By Shallu Behar-Sheehan, Chief Marketing Officer at Trūata
Respecting consumer privacy has become a trend epidemic with brands wanting to be at the forefront of illustrating transparency to gain consumer trust.
You can read through any major news outlet and find stories about the evolving global privacy laws, and expert opinion on how and why we need to empower today’s consumer when it comes to their personal data.
In today’s digital world, brands know more about a consumer through their digital appetite, without ever meeting them. But finding a way to make sense of and utilise this data is a big challenge for businesses. Take Spotify, for example. A music streaming service on the face of it, which has developed into a well-oiled model for collecting vast volumes of data based on customer preferences.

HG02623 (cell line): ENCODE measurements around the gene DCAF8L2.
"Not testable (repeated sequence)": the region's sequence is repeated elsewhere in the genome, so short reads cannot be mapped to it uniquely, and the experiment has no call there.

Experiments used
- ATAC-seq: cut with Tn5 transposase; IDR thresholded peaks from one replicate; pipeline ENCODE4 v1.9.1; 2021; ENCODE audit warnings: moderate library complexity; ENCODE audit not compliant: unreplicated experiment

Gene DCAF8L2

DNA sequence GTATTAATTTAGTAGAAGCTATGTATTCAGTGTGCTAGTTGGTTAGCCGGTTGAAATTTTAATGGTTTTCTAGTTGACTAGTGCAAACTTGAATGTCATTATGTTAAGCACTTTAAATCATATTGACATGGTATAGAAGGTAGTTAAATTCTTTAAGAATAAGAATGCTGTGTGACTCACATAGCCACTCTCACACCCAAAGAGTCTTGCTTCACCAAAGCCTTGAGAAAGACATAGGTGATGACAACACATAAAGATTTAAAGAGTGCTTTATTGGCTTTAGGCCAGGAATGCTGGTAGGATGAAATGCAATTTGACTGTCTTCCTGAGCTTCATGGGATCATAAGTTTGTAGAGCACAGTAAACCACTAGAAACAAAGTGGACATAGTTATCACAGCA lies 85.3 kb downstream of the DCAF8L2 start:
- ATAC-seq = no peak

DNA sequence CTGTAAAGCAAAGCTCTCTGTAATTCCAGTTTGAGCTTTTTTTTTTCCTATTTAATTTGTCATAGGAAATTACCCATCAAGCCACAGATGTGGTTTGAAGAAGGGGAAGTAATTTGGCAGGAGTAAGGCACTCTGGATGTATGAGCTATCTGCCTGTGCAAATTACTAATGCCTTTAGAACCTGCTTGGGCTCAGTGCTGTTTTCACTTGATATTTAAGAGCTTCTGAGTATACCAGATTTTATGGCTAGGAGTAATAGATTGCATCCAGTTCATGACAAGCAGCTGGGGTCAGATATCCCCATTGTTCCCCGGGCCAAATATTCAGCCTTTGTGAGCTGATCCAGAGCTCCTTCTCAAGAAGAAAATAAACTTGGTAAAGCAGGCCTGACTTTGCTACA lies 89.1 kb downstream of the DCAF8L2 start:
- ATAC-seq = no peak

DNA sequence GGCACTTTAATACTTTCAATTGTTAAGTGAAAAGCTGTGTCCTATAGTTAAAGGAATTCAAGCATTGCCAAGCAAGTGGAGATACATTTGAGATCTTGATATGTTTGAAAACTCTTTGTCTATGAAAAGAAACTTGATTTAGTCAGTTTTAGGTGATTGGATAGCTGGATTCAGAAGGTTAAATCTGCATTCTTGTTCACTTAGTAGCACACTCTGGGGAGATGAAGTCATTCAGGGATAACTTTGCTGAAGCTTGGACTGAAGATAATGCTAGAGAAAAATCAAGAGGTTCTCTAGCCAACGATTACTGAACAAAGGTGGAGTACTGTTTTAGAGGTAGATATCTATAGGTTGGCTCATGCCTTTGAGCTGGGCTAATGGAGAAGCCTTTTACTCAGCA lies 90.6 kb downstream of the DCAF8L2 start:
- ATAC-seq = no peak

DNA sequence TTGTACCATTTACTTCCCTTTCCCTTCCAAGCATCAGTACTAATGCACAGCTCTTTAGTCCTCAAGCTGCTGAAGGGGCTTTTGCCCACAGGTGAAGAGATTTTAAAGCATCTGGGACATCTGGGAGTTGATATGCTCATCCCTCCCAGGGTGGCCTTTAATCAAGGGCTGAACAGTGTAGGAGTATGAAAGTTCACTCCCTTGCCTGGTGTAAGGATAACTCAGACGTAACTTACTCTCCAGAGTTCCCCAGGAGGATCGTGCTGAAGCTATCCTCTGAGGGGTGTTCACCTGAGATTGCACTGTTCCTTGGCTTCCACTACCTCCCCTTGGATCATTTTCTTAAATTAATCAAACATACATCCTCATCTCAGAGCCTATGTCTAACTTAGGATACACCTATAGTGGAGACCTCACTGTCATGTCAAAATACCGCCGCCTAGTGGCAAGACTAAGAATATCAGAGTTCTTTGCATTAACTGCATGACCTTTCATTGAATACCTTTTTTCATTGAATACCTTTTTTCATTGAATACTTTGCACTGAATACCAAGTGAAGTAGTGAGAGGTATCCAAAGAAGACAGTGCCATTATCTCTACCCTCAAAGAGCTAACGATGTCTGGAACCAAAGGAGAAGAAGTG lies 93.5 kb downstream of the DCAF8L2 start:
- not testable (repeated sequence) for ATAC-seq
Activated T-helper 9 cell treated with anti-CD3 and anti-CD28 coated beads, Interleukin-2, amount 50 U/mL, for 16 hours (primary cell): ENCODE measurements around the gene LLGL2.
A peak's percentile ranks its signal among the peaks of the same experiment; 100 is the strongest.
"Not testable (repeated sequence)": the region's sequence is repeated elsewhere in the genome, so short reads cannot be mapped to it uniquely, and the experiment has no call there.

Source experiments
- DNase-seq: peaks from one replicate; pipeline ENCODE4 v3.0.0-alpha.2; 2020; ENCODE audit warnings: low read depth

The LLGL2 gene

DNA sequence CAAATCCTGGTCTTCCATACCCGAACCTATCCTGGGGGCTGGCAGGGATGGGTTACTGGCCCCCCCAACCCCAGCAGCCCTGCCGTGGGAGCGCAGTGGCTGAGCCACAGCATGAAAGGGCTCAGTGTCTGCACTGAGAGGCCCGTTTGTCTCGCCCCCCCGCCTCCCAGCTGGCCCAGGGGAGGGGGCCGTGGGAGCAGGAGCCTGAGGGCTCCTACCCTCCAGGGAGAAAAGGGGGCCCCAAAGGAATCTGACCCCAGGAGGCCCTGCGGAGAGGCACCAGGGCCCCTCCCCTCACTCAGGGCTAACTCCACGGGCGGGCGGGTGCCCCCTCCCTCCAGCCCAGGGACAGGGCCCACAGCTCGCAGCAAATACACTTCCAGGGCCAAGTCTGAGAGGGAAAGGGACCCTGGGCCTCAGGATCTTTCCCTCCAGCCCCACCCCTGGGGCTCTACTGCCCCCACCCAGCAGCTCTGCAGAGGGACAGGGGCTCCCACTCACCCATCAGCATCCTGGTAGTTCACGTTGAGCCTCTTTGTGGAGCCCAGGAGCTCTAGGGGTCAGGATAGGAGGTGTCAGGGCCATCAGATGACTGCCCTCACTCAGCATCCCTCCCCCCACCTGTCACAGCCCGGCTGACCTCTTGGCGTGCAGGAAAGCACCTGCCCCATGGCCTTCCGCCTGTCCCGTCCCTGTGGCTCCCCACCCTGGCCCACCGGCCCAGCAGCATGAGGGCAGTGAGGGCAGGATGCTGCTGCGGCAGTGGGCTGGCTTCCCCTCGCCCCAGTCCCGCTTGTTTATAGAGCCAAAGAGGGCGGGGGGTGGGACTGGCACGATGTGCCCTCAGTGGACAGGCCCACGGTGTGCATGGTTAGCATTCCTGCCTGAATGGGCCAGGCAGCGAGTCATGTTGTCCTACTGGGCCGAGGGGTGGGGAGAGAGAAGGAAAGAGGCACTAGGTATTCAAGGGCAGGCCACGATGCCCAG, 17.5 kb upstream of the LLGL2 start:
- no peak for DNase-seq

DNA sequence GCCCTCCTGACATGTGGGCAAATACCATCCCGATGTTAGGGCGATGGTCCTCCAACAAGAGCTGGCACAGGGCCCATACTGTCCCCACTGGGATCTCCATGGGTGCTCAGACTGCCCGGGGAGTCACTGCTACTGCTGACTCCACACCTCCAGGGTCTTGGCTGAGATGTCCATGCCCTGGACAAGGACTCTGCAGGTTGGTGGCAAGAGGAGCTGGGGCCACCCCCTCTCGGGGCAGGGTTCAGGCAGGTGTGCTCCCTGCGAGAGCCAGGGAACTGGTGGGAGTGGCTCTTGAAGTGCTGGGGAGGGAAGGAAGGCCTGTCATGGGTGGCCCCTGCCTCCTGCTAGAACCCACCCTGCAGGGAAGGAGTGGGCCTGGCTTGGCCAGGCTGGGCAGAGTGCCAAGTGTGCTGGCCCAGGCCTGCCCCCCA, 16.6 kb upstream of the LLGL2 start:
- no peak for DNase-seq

It does this to drive business decisions and create tailored experiences for an audience of more than 100 million. It’s a blueprint model for both cloud-native companies and established enterprises, and proof that customer data is one of the world’s most valuable assets.
Businesses are grappling with the balancing act between data privacy, data monetisation and consumer trust. What isn’t always clear is who is ultimately responsible for ensuring that consumer data collected by a business remains private. Consumers find themselves floundering on the cusp of, even driving, a social and commercial revolution.
They want tailored, personalised relationships with brands and customised experiences (which are driven primarily by their own data), but also fear their data being mishandled or misappropriated. A study by Smart Insights highlights this, with 72% of consumers stating they only engage with personalised marketing messages, despite 86% being concerned about data privacy.